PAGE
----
Newbie at Data Modeling

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Newbie at Data Modeling

Post  hespinoza on Tue Feb 19, 2013 6:06 pm

I have always heard the term of "Data Modeling" and I have even built a few reports using a data warehouse. However I have really never been involved in the data warehouse creation process. I just recently took a position as a DBA and we have started talking about creating our own Data Warehouse. I have a feeling that we are going to use dimensional modeling and I understand the big idea, however, when I start reading about it I get very confuse on the terms and how to go about it. Since I'm very new to this concept, where would I start reading and training on data modeling with the goal to create a data warehouse? This is a huge project that at this point is out of my comfort zone and skills. My employer is big in training and very supportive.

Thank you in advance for any guidance.


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Re: Newbie at Data Modeling

Post  Mike Honey on Wed Feb 20, 2013 1:05 am

Hi hespinoza

I think your approach is a good one. The best starting point is probably the "core concepts" page on the KG website:

http://www.kimballgroup.com/data-warehouse-and-business-intelligence-resources/kimball-core-concepts/

That will probably point you towards the most suitable Kimball books and thereby courses to suit you.

I would suggest that before you go too far, have a go in a "proof of concept" mode at a single fact with a couple of dimensions based on your own data. Pick something simple and unambigous. This will generate some good questions you can ask at training or on this forum.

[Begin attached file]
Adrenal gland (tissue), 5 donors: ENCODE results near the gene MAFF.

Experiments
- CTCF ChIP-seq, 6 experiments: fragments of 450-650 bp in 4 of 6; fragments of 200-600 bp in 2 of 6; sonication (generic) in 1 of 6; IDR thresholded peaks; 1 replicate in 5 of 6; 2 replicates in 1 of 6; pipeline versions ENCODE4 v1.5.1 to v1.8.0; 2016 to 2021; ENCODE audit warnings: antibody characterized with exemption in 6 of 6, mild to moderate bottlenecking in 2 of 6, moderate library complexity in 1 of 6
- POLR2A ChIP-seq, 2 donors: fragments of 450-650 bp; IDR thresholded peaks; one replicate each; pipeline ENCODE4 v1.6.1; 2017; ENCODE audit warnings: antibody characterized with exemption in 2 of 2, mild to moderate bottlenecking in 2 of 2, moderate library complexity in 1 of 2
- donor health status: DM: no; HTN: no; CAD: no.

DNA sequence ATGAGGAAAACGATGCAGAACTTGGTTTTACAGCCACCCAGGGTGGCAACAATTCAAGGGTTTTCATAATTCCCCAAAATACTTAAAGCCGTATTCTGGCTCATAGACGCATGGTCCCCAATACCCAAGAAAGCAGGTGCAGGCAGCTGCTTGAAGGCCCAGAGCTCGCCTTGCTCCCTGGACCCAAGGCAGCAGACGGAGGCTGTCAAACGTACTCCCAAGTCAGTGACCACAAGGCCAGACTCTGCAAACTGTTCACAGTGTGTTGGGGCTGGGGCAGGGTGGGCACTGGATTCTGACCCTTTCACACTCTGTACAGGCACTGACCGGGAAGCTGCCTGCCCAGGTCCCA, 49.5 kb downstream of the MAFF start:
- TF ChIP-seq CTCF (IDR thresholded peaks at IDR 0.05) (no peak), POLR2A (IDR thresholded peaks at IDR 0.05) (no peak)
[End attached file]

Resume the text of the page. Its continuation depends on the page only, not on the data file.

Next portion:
Good luck!
Mike
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Newbie at Data Modeling

Post  hespinoza on Thu Feb 21, 2013 12:56 pm

Thank you for the links to those documents. That really helped understand better the main concepts of a fact table and its dimensions. Do you have a link to a small tutorial where it shows the process of the data modeling? I understand the request to start looking at our data and picking a small business process, however, if you know of a tutorial that goes from the relational database to breaking down business process, creating the ER for the Datawarehouse and even ETLs would be great. I maybe asking for too much so I apologize for that. We are probably be using Microsoft products and the BI Solution for data transfer.